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The small island Patmos is off the beaten path for most people on holiday in Greece. Its location in the north of the Dodecanese Archipelago is out of the way for most tourists, who miss out on the island's peaceful and almost ethereal atmosphere, and lovely landscapes.

Most of Greece is filled with shrines and temples to various Greek gods and goddesses like Poseidon and Athena, but Patmos' religious affiliations are more exclusively Christian. The island is home to around 300 churches scattered in villages and on hillsides, and Greek Orthodox icons gaze at you from nearly every wall (also making the most popular Patmos souvenirs).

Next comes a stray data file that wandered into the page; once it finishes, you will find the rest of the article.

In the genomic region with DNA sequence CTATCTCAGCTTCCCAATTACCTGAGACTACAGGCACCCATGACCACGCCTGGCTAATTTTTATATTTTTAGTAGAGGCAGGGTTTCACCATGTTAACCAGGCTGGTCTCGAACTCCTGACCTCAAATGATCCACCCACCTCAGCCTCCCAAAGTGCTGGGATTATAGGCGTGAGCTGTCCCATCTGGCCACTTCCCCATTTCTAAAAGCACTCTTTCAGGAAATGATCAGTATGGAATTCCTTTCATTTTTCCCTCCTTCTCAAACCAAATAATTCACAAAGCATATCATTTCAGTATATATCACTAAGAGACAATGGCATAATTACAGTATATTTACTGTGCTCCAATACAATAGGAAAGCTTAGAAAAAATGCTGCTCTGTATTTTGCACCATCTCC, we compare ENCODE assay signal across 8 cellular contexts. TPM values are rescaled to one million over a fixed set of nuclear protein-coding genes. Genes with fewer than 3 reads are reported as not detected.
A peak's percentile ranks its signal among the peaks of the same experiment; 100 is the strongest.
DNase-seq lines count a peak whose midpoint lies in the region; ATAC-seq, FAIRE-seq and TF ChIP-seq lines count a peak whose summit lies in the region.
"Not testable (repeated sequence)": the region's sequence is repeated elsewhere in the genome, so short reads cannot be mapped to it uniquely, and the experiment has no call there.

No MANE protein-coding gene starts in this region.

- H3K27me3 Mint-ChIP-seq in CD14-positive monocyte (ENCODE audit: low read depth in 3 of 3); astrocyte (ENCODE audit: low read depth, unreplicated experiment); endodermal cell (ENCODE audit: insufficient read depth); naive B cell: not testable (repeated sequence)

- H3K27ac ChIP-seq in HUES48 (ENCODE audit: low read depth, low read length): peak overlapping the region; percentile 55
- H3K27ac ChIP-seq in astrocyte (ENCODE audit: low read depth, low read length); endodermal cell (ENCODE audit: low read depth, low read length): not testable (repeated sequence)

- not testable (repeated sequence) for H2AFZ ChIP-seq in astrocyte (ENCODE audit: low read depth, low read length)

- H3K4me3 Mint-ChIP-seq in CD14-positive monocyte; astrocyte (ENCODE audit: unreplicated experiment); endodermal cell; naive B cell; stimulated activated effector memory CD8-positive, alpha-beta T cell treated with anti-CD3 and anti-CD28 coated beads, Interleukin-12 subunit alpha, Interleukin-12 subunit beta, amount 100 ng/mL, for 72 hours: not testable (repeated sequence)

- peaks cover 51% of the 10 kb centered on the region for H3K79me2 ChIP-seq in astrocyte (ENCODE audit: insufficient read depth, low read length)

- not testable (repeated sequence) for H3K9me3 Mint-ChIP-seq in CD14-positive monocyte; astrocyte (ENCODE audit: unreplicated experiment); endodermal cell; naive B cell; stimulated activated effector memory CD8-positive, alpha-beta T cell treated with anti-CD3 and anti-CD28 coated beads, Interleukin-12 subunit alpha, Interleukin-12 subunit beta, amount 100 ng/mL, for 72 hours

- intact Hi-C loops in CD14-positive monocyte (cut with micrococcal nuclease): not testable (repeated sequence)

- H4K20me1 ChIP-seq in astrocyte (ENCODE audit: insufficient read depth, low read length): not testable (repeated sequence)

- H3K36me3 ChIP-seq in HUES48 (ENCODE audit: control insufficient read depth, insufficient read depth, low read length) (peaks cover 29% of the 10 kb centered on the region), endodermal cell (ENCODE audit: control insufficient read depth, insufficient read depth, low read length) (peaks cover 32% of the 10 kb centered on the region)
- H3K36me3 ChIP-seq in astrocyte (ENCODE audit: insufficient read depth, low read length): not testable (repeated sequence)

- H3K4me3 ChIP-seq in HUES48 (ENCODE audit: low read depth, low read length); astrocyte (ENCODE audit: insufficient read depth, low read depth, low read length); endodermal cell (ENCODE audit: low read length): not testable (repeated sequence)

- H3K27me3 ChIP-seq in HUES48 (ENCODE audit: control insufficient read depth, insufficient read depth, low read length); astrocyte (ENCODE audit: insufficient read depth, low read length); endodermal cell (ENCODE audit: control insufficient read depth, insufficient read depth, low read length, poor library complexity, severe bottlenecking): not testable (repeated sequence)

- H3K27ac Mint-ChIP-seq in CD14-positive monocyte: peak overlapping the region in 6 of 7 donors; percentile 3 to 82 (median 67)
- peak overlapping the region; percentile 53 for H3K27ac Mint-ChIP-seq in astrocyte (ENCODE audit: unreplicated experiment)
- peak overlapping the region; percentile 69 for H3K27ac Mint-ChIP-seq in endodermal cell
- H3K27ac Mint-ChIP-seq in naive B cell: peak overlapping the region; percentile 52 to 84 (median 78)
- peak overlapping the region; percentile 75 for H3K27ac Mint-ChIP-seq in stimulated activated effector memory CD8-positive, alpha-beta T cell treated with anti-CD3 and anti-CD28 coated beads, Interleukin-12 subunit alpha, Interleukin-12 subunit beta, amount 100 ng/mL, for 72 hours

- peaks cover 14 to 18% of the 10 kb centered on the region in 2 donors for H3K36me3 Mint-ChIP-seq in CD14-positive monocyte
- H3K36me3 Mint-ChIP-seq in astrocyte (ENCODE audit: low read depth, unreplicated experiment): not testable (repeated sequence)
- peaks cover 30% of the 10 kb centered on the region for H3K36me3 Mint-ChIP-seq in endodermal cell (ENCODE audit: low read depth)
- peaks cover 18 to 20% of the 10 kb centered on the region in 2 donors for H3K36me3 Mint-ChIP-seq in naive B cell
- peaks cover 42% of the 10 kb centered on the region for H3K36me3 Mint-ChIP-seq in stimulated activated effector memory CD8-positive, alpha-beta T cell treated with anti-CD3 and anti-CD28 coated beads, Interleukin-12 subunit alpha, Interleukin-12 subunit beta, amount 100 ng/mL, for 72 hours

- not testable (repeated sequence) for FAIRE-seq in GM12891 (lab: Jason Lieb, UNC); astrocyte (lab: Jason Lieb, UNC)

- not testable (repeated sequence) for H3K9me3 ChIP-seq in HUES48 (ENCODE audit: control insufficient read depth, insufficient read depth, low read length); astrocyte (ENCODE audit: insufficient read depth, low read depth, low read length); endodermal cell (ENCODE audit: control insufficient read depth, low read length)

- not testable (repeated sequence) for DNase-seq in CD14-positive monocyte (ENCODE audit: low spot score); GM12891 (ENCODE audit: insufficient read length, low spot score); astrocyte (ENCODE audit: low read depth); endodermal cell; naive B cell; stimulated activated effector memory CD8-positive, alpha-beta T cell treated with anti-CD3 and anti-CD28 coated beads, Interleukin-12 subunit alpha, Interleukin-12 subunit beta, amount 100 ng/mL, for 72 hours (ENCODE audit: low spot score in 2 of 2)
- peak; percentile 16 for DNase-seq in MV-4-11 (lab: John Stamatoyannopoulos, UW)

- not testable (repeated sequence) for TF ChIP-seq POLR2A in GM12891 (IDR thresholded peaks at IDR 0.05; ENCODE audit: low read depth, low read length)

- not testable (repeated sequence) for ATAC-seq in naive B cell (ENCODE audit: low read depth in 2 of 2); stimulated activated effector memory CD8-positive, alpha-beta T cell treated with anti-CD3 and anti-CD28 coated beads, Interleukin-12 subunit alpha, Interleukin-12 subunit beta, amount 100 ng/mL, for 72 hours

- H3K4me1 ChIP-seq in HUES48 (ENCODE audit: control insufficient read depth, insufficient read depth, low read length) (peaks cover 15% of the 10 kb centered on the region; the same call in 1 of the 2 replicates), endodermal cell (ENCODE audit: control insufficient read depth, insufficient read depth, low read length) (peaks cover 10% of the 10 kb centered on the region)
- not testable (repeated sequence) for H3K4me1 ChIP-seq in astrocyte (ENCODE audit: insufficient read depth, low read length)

Patmos' devout aura is partly due to its biggest attraction, the Cave of the Apocalypse, which is where the Apostle John is said to have written the Book of Revelations. The apostle was exiled on Patmos for several years, and supposedly founded the monastery there that bears his name: The Monastery of St John.

The main towns on Patmos are Skala and Hora. Both are charming villages with rows of whitewashed houses and 17th to 18th-century mansions. Visitors should be respectful of the traditions and beliefs of the local population, and dress modestly (women are required to wear long skirts and cover their shoulders, while men must wear long pants). Patmos lacks any sort of nightlife or rowdy attractions, but offers tourists in Greece a glimpse at a simpler way of life that many miss.

Information & Facts


Greek is the national language, but English is widely spoken.

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